A giant ring of black holes has been discovered 300 million light-years away, offering new clues about what happens when galaxies collide.

Using NASA's Chandra X-ray Observatory, astronomers detected a very bright source of X-rays that is likely fueled by either a ring of stellar-mass black holes or neutron stars — the small, dense corpses left after stellar explosions, — according to a new study.

The bright X-ray source emanates from the ring galaxy AM 0644-741 (abbreviated AM 0644), which lies approximately 300 million light-years from Earth. By combining data from Chandra and NASA's Hubble Space Telescope, astronomers created a composite image of X-ray and optical observations of the galaxy. [Images: Black Holes of the Universe]

The observed ring of black holes or neutron stars is believed to be the result of a galaxy collision. The galaxies were likely drawn together by gravity, and the gravitational force from one galaxy created waves in the gas surrounding its neighbor, which, in this case, is AM 0644. The ripples would have then caused the gas to expand or clump together in denser areas, triggering the birth of new stars.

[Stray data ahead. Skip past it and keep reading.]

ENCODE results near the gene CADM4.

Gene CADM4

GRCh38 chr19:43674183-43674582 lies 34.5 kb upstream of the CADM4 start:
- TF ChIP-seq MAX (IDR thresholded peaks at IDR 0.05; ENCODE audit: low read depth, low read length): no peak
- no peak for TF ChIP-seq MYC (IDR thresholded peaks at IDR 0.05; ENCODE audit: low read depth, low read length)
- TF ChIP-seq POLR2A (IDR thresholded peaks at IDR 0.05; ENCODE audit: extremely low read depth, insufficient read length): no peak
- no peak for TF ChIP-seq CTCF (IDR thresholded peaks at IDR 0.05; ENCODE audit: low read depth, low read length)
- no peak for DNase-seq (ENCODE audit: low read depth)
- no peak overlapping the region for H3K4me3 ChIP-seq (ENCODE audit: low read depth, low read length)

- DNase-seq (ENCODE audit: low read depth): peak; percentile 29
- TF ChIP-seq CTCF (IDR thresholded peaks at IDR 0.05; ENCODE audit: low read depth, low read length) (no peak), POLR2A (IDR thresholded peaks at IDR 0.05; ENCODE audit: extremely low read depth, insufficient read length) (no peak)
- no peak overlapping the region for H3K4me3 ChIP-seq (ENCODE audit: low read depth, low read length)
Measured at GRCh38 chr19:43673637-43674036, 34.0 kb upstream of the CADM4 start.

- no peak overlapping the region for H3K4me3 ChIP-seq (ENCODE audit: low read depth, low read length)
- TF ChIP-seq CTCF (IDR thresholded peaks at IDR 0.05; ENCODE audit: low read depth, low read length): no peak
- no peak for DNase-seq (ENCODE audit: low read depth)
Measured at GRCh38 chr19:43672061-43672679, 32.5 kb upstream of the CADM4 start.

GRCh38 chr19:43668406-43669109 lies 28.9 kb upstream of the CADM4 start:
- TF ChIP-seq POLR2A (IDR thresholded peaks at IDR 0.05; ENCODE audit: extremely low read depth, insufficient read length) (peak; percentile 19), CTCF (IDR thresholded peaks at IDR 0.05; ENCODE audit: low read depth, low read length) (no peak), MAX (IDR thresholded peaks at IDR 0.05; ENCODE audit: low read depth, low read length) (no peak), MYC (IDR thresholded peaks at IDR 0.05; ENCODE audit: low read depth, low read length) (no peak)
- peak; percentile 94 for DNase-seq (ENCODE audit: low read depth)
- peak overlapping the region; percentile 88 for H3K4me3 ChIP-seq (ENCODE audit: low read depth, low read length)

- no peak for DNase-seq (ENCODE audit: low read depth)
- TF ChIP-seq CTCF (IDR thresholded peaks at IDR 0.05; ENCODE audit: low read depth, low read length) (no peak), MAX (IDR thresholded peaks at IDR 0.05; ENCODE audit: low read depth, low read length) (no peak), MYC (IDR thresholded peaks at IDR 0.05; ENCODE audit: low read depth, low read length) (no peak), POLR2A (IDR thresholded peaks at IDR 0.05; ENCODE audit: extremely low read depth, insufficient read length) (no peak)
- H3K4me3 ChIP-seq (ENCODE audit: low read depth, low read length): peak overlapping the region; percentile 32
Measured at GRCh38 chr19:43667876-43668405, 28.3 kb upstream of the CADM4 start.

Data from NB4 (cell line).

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"The most massive of these fledgling stars will lead short lives — in cosmic terms — of millions of years," representatives from the Chandra X-ray Observatory said in a statement. "After that, their nuclear fuel is spent, and the stars explode as supernovas, leaving behind either black holes with masses typically between about five to twenty times that of the sun, or neutron stars with a mass approximately equal to that of the sun."

The black holes or neutron stars have close cosmic companions from which they siphon gas. This gas falls inward and is heated by friction, creating the bright X-rays detected by Chandra, according to the statement.

What's more, the bright X-rays from AM 0644 are classified as ultraluminous X-ray sources (ULXs). These objects produce hundreds to thousands of times more X-rays than most other neutron star or black-hole X-ray binaries. However, the identity of the individual ULXs in AM 0644 is currently unknown, according to the statement.

In addition to the ring of black holes or neutron stars surrounding AM 0644, the Chandra data revealed a supermassive black hole located at the center of the galaxy, as well as a rapidly growing black hole that's located well behind the galaxy at a distance of 9.1 billion light-years from Earth.

And AM 0644 wasn't the only ring galaxy Chandra inspected. The telescope observed six other ring galaxies, revealing a total of 63 X-ray sources, 50 of which are considered ULXs.

In fact, the seven ring galaxies contain a higher number of ULXs per galaxy than other types of galaxies. Therefore, these galaxies could help astronomers better understand the origin of ULXs, according to the statement.

The study was published Aug. 10 in The Astrophysical Journal and is available online.

 Original article on Space.com.